Instructor: Pamela Hieronymi 
Wednesdays: 2-4:50PM
Location: TBD

Minds that Matter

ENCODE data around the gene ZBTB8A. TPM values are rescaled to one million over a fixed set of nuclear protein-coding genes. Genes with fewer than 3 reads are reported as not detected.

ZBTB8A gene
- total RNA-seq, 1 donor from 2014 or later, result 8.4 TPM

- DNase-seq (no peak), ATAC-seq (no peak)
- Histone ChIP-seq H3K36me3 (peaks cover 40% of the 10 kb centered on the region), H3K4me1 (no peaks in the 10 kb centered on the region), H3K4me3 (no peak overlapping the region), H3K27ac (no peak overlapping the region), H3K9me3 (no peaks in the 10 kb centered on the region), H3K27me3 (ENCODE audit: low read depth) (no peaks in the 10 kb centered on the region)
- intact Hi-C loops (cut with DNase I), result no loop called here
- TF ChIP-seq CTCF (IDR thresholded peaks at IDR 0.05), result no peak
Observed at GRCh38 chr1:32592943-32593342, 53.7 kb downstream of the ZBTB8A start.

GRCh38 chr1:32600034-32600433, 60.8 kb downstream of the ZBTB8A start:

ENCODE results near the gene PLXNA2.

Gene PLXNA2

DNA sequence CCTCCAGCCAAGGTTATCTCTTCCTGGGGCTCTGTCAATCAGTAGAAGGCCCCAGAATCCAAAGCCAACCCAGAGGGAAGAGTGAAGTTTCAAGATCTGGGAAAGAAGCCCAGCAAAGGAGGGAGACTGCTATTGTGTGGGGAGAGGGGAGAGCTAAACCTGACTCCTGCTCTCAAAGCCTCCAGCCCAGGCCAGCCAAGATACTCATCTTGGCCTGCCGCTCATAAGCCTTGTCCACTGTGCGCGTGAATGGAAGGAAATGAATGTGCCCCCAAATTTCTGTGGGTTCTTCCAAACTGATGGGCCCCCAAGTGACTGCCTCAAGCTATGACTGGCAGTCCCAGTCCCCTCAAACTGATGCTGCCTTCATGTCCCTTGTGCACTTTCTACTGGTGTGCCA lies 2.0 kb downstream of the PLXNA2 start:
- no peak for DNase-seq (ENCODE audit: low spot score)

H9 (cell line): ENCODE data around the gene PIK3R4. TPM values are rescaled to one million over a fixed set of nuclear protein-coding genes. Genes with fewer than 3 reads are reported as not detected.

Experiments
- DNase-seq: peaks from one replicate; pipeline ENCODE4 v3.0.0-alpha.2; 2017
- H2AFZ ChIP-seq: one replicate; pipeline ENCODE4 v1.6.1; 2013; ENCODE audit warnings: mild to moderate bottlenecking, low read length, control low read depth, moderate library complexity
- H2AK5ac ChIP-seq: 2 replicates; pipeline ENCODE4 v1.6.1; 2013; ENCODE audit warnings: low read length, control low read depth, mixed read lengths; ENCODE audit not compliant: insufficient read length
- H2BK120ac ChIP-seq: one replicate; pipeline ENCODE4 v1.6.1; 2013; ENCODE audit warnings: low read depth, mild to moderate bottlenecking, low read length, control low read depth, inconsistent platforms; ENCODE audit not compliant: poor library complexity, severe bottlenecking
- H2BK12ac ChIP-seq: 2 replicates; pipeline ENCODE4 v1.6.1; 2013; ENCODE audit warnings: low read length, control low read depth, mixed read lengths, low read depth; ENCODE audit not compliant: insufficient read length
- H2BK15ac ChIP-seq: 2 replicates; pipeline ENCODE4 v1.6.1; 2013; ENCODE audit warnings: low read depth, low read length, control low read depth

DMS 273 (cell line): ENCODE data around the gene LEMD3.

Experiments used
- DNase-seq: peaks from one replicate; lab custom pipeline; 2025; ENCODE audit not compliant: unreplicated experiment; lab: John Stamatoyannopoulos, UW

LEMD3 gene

In this seminar we will read the draft of my manuscript in progress, Minds that Matter, along with some surrounding literature.  The immodest ambition of the book is to unwind the traditional problem of free will and moral responsibility.  I think the problem can be unwound, because I believe it is a philosophical one—that is to say, I believe the problem is created by certain philosophical pictures to which we are naturally (or culturally) prone.  We model our experiences in certain ways, and we end up in paradox and difficulty.  One such picture is what I call “the ordinary notion of control”, another is what I call “the merited-consequences conception of responsibility.”  Both are natural, and fine for certain purposes, but together they run us into the traditional problem.  The solution, I believe, is to do some remodeling: to revisit these pictures, understand what has gone wrong, and replace them with something better.  The first part of the book considers the ordinary notion of control and argues for an expansion.  The second part considers the merited-consequences conception of responsibility and argues for a reorientation.  Both the expansion and the reorientation are still natural models of our experience.  I believe they are better than those models that lead us into difficulty, not only because they avoid the difficulty, but also because they have a greater claim to being correct.